This is an opening for the U.S.-UAE relationship. Recommendations on fortifying states’ domestic AI industries frequently coalesce around attracting and retaining highly specific machine learning expertise, with the difficulty of the math involved seen as daunting. But this is too timid for the momentum in both states and too uncreative for a diplomatic agenda. An intentional hammering out of benchmarks used to evaluate the basic competencies of generative AI systems by a highly interdisciplinary working group comprising scientists, philosophers, and engineers is a worthwhile goal.

These benchmarks serve three purposes: First, to make clear what the nature of generative AI is and to explore our human responses to these remarkable machines in a sober-minded manner. Second, to enable commercial enterprises to adopt and integrate this technology in an informed way that is interoperable between the U.S. and the UAE. Finally, to allow a range of basic competencies to have rigorously worked out benchmarks without pre-committing each state to sharing advanced, AI-enabled military technology that significantly exceeds the technical capabilities of systems involved in joint military exercises.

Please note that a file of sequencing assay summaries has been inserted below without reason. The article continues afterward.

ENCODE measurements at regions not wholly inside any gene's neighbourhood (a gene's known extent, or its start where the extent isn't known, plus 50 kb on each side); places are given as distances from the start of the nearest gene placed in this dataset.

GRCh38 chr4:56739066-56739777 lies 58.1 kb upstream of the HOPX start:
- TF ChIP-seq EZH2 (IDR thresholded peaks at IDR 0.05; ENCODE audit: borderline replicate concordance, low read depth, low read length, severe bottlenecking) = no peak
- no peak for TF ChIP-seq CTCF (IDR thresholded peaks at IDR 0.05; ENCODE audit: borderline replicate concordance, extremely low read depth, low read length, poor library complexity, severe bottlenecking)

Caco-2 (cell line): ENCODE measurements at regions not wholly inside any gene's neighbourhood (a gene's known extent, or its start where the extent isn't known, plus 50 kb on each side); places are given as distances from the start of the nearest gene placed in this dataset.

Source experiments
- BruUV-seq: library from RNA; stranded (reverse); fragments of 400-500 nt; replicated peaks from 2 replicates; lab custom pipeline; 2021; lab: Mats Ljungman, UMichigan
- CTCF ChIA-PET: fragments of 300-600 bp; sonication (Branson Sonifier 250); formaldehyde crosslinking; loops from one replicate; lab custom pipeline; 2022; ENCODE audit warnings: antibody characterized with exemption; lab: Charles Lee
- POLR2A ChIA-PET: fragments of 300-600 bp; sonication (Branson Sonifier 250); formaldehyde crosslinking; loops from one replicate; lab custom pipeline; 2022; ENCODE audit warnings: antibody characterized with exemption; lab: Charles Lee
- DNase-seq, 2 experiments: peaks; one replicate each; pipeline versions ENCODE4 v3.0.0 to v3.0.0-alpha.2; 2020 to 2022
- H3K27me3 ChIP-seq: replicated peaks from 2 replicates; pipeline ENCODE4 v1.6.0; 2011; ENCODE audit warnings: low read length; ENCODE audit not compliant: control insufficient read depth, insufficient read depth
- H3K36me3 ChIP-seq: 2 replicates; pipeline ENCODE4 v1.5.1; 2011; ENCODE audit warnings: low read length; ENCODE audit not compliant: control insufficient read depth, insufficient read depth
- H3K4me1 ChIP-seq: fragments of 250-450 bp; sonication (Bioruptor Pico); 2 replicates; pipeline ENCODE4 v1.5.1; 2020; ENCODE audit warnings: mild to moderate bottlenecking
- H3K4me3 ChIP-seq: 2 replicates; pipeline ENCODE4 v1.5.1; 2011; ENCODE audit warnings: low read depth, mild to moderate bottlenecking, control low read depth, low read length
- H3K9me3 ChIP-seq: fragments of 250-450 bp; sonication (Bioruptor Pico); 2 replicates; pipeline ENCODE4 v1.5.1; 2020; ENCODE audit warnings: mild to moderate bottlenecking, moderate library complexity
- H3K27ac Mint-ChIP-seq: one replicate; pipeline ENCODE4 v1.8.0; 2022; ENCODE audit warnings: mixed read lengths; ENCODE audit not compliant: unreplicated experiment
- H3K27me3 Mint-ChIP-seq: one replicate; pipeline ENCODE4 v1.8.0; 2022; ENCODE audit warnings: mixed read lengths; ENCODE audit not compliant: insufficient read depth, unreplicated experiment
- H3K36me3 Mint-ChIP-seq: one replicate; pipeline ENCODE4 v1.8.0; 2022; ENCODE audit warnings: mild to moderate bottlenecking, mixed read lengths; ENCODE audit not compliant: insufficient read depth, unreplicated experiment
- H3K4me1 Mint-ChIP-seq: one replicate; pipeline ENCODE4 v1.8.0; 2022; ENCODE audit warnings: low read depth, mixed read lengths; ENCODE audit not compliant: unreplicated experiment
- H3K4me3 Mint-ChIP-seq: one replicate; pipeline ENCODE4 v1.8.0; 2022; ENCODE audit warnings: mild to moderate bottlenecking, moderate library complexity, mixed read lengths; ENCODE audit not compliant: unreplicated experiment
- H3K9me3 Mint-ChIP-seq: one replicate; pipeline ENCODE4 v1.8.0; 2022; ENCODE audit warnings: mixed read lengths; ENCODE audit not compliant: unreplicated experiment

It is worthwhile to consider the broader use of the working group’s efforts within other MENA states, particularly as China flexes its tech muscle in Saudi Arabia. One of the most striking aspects of LLMs is also one of their most banal features: They all share the same fundamental limitations. The implication is that a sufficiently refined set of benchmarks for LLMs can be widely applicable across state and corporate lines. Such benchmarks would not be final as research proceeds rapidly, but would soften the landing for their commercial adoption. It would also allow the U.S. to deepen its relationship with the UAE through a technical lens while simultaneously signaling an openness to remain part of an active push for indigenous innovation in states like Saudi Arabia that take the generative AI boom and the broader landscape seriously.